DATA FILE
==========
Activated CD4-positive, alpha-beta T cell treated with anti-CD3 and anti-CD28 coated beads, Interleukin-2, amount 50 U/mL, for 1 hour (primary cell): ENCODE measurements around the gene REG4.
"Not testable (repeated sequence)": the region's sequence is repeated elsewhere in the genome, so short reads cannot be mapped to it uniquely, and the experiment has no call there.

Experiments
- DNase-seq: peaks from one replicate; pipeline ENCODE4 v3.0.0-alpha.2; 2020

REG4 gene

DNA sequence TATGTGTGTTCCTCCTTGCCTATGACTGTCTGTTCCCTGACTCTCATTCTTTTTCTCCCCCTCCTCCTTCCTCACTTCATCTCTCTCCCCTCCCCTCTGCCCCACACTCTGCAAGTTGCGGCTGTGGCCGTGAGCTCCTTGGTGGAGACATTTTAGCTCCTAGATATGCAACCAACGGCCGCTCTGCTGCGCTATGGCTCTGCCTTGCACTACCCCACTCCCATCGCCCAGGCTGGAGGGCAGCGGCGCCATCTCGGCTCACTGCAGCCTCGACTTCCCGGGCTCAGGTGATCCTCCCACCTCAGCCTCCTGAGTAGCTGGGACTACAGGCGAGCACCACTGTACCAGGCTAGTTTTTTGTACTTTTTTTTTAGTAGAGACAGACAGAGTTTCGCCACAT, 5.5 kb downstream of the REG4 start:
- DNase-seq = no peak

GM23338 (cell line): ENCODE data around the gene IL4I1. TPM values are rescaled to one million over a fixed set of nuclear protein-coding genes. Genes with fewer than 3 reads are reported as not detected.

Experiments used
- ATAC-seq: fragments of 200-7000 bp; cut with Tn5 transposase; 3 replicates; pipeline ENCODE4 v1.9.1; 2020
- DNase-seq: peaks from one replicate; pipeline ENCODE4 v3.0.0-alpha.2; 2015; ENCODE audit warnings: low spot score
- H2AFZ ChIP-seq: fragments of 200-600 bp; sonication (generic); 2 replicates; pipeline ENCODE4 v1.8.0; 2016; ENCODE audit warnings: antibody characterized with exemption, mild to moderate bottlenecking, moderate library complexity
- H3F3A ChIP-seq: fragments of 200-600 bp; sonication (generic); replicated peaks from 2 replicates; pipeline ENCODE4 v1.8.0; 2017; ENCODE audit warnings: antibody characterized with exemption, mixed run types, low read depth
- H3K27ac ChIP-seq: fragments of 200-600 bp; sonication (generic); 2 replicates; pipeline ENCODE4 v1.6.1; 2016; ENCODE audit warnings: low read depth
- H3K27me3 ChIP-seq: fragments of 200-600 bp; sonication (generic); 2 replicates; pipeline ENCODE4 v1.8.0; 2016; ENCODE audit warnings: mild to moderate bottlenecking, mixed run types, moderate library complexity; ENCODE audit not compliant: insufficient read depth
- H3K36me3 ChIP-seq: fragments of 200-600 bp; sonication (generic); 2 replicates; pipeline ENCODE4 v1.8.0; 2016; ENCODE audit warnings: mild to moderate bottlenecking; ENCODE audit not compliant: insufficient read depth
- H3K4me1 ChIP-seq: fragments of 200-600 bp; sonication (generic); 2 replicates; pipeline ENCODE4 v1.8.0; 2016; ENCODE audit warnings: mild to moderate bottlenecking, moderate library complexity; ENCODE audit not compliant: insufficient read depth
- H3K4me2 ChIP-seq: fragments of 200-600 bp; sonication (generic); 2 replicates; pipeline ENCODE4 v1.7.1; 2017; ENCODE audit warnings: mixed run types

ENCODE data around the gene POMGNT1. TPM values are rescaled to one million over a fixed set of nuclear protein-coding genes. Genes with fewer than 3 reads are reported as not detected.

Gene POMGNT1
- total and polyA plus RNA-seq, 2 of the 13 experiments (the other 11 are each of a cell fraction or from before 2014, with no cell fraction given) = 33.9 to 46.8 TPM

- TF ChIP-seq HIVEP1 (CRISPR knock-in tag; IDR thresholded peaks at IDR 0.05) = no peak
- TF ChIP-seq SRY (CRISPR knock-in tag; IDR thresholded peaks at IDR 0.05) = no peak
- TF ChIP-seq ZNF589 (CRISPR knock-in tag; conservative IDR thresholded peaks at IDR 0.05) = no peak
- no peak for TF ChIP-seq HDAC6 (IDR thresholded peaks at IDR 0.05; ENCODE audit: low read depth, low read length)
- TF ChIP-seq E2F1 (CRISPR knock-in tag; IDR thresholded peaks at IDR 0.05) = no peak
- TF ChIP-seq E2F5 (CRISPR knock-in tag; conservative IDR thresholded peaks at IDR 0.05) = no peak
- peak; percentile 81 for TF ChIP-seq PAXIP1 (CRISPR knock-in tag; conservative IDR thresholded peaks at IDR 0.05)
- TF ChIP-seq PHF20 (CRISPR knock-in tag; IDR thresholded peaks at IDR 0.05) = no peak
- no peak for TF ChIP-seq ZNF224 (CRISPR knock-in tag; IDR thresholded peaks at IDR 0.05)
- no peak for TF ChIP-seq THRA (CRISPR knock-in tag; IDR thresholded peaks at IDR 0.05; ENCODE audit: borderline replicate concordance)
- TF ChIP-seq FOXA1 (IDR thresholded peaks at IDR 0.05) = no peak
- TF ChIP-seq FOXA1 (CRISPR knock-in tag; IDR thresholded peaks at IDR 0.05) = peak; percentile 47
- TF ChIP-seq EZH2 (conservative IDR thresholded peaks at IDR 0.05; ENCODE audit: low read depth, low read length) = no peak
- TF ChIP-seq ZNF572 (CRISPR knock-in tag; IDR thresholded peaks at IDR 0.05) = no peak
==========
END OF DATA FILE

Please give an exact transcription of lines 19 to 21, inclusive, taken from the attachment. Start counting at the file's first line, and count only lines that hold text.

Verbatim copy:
ENCODE data around the gene POMGNT1. TPM values are rescaled to one million over a fixed set of nuclear protein-coding genes. Genes with fewer than 3 reads are reported as not detected.

Gene POMGNT1
- total and polyA plus RNA-seq, 2 of the 13 experiments (the other 11 are each of a cell fraction or from before 2014, with no cell fraction given) = 33.9 to 46.8 TPM